Distributed ledger

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A distributed ledger refers to a type of information technology that holds information in a manner similar to traditional ledgers, but with one key difference: the ledger itself is not a single source like a book, a file on a website, or secured network server. Rather, the ledger is held and updated independently by numerous individual members (or nodes) of a large network. Changes to the ledger have to meet consensus with the majority of other nodes on the network. If it succeeds, the changes are added to every node's copy of the ledger, and thus the ledger as a whole is altered.[1]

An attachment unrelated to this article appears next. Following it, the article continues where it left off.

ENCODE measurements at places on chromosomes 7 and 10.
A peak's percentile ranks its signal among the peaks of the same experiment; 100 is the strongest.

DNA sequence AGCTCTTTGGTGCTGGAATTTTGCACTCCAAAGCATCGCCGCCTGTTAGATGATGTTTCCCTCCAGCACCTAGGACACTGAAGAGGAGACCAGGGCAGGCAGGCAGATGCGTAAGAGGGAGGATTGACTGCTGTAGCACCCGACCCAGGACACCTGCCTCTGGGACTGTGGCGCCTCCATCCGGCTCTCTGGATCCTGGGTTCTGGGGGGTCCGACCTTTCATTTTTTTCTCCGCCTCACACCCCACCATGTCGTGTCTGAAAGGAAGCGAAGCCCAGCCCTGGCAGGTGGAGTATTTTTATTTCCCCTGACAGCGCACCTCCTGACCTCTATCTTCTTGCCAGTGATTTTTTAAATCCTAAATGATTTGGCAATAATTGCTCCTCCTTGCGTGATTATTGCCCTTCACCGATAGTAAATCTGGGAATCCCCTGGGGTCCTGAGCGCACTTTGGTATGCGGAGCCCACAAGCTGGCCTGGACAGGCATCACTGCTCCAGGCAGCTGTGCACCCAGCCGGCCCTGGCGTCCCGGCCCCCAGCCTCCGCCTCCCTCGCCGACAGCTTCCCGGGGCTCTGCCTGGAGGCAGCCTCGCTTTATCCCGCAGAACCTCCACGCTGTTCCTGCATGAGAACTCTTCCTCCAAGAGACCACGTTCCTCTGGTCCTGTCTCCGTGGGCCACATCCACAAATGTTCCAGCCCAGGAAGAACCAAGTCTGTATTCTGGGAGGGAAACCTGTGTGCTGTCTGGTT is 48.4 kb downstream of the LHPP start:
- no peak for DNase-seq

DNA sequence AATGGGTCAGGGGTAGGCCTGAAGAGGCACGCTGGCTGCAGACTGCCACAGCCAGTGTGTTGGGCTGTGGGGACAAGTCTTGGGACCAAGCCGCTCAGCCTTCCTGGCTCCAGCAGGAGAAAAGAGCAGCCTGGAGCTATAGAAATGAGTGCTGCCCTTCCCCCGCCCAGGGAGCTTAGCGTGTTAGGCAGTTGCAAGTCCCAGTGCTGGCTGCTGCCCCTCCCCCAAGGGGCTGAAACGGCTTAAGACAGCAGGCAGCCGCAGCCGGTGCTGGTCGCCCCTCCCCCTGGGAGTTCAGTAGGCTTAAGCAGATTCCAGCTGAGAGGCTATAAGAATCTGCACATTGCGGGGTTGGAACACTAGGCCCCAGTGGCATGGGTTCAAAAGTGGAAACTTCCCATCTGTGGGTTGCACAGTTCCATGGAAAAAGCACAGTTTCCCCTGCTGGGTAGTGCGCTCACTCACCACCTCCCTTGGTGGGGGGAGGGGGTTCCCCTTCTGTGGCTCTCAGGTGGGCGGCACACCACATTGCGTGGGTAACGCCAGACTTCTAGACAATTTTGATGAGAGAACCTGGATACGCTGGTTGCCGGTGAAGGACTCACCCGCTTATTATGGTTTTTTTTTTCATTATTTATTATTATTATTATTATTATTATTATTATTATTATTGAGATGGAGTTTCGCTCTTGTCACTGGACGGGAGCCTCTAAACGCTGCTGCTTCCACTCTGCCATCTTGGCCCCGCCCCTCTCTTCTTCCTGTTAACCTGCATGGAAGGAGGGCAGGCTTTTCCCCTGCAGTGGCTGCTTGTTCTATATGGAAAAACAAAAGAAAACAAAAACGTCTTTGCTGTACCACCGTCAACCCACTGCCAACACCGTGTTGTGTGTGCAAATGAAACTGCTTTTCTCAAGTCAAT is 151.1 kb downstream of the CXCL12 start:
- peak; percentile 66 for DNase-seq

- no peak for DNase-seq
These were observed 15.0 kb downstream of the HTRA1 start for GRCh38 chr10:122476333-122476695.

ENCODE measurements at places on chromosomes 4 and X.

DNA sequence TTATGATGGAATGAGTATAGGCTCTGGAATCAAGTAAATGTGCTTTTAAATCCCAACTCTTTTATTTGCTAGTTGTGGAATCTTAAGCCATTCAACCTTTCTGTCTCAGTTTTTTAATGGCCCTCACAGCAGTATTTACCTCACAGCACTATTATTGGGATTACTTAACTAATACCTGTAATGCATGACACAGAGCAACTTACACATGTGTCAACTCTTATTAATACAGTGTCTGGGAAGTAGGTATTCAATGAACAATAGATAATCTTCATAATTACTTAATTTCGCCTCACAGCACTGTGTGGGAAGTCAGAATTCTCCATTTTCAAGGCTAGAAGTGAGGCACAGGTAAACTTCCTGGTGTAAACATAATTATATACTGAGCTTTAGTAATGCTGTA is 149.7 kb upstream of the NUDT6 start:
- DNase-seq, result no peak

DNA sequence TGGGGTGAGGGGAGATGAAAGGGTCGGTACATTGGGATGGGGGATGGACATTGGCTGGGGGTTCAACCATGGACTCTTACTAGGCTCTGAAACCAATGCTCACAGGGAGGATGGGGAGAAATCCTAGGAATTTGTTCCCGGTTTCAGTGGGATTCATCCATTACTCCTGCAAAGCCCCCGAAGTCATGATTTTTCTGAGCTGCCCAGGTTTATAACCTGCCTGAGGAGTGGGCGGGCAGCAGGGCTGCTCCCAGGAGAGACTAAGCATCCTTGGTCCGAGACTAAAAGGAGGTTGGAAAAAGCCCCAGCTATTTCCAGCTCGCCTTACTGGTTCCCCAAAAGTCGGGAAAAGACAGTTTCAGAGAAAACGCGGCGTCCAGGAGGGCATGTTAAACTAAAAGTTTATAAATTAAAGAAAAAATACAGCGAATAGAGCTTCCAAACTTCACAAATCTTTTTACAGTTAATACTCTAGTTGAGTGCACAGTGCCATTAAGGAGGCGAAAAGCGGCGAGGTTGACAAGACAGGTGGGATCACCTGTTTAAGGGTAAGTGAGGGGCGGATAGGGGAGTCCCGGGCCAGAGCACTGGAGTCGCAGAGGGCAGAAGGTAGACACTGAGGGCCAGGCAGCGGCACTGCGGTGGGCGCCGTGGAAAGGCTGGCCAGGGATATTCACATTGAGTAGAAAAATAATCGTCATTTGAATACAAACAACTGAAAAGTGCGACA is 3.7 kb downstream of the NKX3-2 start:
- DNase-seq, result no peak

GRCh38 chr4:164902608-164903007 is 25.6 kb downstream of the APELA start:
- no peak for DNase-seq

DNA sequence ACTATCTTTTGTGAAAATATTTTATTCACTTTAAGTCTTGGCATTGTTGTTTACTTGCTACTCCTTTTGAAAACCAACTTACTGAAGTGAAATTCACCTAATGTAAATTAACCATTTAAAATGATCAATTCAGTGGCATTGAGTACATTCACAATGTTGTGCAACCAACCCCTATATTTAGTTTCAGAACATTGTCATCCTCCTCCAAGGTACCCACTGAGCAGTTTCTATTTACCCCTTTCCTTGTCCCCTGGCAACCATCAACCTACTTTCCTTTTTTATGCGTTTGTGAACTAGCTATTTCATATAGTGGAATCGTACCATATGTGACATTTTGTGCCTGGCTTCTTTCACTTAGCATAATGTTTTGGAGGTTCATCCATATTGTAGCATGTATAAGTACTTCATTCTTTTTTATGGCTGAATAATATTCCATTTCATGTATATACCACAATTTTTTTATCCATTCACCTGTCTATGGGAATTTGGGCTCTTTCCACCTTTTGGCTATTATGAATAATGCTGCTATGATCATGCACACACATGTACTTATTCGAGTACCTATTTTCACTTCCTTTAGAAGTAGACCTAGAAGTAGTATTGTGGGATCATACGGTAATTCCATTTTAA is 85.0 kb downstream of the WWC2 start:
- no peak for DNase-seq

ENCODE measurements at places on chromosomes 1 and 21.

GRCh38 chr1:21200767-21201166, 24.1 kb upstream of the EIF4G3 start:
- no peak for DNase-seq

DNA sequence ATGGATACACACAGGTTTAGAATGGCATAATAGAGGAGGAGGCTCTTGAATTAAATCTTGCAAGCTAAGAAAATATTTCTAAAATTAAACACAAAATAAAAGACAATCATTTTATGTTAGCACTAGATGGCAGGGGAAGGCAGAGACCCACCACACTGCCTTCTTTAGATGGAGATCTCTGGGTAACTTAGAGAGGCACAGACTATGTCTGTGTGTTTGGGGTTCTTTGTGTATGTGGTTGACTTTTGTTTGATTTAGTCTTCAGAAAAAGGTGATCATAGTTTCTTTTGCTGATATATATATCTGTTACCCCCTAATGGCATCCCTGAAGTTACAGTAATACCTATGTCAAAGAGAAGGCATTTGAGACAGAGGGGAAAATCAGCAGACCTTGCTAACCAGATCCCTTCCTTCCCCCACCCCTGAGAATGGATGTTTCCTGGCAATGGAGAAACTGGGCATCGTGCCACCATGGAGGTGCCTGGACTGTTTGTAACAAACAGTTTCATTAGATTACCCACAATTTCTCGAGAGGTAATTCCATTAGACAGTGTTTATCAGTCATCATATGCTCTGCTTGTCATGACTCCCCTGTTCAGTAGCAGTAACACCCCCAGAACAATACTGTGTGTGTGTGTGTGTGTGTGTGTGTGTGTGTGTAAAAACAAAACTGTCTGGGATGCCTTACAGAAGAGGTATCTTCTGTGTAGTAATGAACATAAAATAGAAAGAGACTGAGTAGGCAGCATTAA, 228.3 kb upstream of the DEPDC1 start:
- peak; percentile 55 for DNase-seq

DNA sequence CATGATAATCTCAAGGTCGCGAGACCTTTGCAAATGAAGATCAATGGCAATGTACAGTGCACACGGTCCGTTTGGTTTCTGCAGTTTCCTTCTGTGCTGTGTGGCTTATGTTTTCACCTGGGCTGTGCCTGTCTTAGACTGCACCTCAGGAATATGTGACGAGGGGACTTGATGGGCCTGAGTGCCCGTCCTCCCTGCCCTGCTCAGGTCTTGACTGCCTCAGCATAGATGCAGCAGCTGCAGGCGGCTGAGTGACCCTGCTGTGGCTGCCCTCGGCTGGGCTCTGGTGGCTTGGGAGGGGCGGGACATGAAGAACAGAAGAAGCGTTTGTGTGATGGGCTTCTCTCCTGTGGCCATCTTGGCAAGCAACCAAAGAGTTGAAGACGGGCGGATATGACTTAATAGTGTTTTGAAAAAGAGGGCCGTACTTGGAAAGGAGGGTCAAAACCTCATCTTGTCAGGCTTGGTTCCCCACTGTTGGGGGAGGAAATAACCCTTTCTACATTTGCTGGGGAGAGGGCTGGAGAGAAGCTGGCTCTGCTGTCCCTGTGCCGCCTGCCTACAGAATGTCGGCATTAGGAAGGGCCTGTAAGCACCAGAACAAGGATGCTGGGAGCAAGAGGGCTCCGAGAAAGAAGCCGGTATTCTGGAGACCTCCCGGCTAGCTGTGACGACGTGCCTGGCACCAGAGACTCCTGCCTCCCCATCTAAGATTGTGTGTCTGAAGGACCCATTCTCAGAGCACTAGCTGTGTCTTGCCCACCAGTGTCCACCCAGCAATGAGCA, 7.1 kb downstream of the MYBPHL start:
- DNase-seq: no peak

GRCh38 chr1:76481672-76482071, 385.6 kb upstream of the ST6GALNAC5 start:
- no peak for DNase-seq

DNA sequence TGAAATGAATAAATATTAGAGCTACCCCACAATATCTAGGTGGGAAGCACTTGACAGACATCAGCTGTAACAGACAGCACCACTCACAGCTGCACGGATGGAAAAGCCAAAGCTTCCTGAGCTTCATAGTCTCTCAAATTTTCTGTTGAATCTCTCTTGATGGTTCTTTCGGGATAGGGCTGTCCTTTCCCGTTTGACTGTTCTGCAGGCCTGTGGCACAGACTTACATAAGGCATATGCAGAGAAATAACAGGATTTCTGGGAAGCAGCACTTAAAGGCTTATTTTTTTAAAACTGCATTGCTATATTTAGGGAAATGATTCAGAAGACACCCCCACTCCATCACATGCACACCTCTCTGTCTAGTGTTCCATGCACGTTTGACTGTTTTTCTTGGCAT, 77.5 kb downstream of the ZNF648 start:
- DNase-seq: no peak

Distributed ledgers have a variety of applications. Besides their utility as fintech or components of fintech, their transparent record-keeping capacity could potentially be used to innovate a wide variety of fields.[2] It is, theoretically, a widely-adaptable concept; experimental startup companies all over the world have begun utilizing it for everything from supply chain management[3] to ride sharing[4] to birth and death certificate archiving[5] and real estate registry.[6]

Distributed ledgers and blockchain[edit]

Distributed ledger is an information technology innovation. Blockchain is the first successful example of it, but the name "blockchain" refers to just one type of distributed ledger.

In other words, all blockchains are distributed ledgers - not all distributed ledgers are blockchains.[7]